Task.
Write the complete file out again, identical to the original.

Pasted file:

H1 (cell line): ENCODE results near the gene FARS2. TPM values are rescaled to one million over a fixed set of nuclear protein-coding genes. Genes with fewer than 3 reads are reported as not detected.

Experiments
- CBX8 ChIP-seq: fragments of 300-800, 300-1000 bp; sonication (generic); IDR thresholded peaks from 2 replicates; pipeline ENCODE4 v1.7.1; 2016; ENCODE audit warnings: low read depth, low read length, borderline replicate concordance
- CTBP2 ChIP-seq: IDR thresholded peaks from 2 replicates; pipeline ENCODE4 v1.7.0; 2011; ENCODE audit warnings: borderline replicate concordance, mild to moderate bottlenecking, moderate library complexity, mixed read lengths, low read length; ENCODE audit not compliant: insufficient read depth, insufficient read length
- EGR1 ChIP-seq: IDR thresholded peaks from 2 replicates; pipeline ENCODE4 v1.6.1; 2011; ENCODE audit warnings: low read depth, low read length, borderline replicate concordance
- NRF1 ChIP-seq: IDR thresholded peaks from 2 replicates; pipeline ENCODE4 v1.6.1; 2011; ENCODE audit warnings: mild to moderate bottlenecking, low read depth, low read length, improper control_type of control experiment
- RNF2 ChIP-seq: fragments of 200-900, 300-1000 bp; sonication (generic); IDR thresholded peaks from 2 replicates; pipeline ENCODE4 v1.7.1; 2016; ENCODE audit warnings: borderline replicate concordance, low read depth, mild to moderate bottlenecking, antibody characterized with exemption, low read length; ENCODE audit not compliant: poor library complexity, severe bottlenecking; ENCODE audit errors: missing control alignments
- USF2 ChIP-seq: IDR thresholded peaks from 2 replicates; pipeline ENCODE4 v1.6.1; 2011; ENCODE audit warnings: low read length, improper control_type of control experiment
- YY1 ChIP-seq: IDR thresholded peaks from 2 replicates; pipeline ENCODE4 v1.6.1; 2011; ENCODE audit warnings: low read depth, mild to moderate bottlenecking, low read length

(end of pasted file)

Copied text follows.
H1 (cell line): ENCODE results near the gene FARS2. TPM values are rescaled to one million over a fixed set of nuclear protein-coding genes. Genes with fewer than 3 reads are reported as not detected.

Experiments
- CBX8 ChIP-seq: fragments of 300-800, 300-1000 bp; sonication (generic); IDR thresholded peaks from 2 replicates; pipeline ENCODE4 v1.7.1; 2016; ENCODE audit warnings: low read depth, low read length, borderline replicate concordance
- CTBP2 ChIP-seq: IDR thresholded peaks from 2 replicates; pipeline ENCODE4 v1.7.0; 2011; ENCODE audit warnings: borderline replicate concordance, mild to moderate bottlenecking, moderate library complexity, mixed read lengths, low read length; ENCODE audit not compliant: insufficient read depth, insufficient read length
- EGR1 ChIP-seq: IDR thresholded peaks from 2 replicates; pipeline ENCODE4 v1.6.1; 2011; ENCODE audit warnings: low read depth, low read length, borderline replicate concordance
- NRF1 ChIP-seq: IDR thresholded peaks from 2 replicates; pipeline ENCODE4 v1.6.1; 2011; ENCODE audit warnings: mild to moderate bottlenecking, low read depth, low read length, improper control_type of control experiment
- RNF2 ChIP-seq: fragments of 200-900, 300-1000 bp; sonication (generic); IDR thresholded peaks from 2 replicates; pipeline ENCODE4 v1.7.1; 2016; ENCODE audit warnings: borderline replicate concordance, low read depth, mild to moderate bottlenecking, antibody characterized with exemption, low read length; ENCODE audit not compliant: poor library complexity, severe bottlenecking; ENCODE audit errors: missing control alignments
- USF2 ChIP-seq: IDR thresholded peaks from 2 replicates; pipeline ENCODE4 v1.6.1; 2011; ENCODE audit warnings: low read length, improper control_type of control experiment
- YY1 ChIP-seq: IDR thresholded peaks from 2 replicates; pipeline ENCODE4 v1.6.1; 2011; ENCODE audit warnings: low read depth, mild to moderate bottlenecking, low read length